"Just like investment cycles, where markets move and investment options go up and down, it's important to know about the cycle of our emotions"
Stage 1: Optimism, thrill and euphoria
Investors all start with optimism. We commonly expect things to go our way, or we tend to expect a return for the risk of investing.
As expectations are met, it is common to get excited about the possibility of even greater returns and the excitement becomes thrilling as the returns exceed expectations.
At the top of the cycle is when investors experience euphoria. But it is here where investors are at the point of maximum financial risk. When we believe everything we touch turns to gold, we fool ourselves into believing we can beat the market, we cannot make mistakes, that excessive returns are common place and that we can tolerate higher levels of risk.
Stage 2: Complacency, denial, hope
The second phase of the cycle occurs when the market stops meeting our new lofty expectations and begins to turn. At first, we anxiously watch the market for any signs of direction. Anxiety turns to denial and then quickly to fear, as the value of the investments decline. Many people will then start to act defensively and may think about switching out of riskier assets to more defensive shares or other asset classes such as bonds.
Stage 3: Panic, capitulation, despondency
In the third phase of the cycle, the realities of a bear market come to the fore and an investor may become desperate. Many panic and withdraw from the market altogether – afraid of further losses. Those who persevere become despondent and wonder whether the markets are ever going to recover and whether they should be there at all.
Ironically, at these times, an investor will commonly fail to recognise they are actually at the point of maximum financial opportunity.
Stage 4: Scepticism, caution, worry
In the fourth stage of the cycle, investors may experience some scepticism when markets start to rise. They often have a sense of caution or worry, wondering if market growth will last. —and may be reluctant to invest money in the market at a point when prices are still relatively low and opportunities are attractive.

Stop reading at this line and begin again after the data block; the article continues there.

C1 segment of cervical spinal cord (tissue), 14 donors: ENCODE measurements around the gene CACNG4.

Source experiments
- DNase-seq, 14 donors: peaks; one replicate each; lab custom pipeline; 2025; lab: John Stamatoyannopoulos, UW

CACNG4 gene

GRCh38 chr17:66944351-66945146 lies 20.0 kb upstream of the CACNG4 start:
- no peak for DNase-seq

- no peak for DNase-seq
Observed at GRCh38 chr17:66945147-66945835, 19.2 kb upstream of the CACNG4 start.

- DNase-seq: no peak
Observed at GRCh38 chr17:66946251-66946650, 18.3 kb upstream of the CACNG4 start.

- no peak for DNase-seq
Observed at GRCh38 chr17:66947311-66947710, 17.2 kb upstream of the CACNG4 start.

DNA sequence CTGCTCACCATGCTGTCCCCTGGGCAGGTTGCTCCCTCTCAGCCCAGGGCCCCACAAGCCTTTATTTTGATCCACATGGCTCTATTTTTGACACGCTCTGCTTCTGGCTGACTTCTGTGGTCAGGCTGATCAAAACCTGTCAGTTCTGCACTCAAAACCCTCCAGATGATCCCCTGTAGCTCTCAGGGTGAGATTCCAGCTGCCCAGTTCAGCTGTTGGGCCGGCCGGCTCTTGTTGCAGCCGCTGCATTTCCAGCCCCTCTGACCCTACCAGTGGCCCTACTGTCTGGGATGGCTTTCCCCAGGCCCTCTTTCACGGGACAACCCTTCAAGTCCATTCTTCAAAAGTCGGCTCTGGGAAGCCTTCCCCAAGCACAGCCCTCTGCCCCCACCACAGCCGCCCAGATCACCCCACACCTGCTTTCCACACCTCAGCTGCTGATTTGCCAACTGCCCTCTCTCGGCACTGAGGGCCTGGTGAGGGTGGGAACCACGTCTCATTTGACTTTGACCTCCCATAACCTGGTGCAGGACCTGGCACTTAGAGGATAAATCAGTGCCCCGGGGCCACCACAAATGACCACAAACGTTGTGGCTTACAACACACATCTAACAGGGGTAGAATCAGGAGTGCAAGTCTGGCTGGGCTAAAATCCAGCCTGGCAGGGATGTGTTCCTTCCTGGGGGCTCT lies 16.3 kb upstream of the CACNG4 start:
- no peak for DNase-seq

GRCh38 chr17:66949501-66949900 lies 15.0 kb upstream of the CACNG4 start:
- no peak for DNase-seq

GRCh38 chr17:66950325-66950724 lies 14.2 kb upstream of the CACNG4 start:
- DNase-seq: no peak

What are the consequences of this emotional roller-coaster?
Emotions turn rational investors into irrational investors. So it is important to remember that markets move and investments will always go in and out of favour.
Developed, diversified long-term financial plans are placed in jeopardy when investors are confronted by extraordinary events because we are guided by our emotions.
You can avoid the emotional roller coaster by being aware of the emotions you are likely to experience. The five most common behavioural pitfalls are:
- Overconfidence – when investors over-rate their ability to select winning shares or investment managers.
- Loss aversion – research indicates a loss causes about twice as much pain as a gain causes pleasure. During periods of market volatility investors experience the sense of loss more acutely.
- Chasing past performance – we see this time and time again, but unfortunately, individual investors who are abandoning a well-diversified portfolio for bonds, or even cash, may be jeopardising their future financial security.
- Timing the market – research shows that no-one can accurately time the market.
- Failure to rebalance – the risk/return characteristics of an investor's portfolio should be independent of what's happening in the market and this means selling high and buying low.
The temptation to fall into one of these traps can be resisted by developing and committing to a well defined, long-term investment plan. This is the best way to protect yourself from your emotions.
Where is the market right now on the emotional roller-coaster?
It’s late in the market cycle, with evidence of thrill and euphoria up to January 2018 and potentially signs of complacency and denial as markets corrected early February. While there is uncertainty about whether this is the peak of the cycle, we believe the risks investors face are asymmetric - the downswing is inevitable. One thing is for sure – we’re nearer to the point of maximum risk than the point of maximum opportunity.
Without a solid process, there is the very real risk of being drawn into fear as markets peak and capitulating with despondency at the cycle bottom. Investors can’t afford these mistakes. Particularly given the grim outlook for longer-term returns told by high equity market valuations and low government bond yields.
At Russell Investments, our cycle, value, sentiment (CVS) investment decision-making process helps deal with this challenge. We step back from the current market psychology and have the discipline of breaking each decision into the three building blocks: is this asset class cheap or expensive, is the cycle a tailwind or headwind, is sentiment overbought or oversold?
Read more to see how these cycles have played out historically.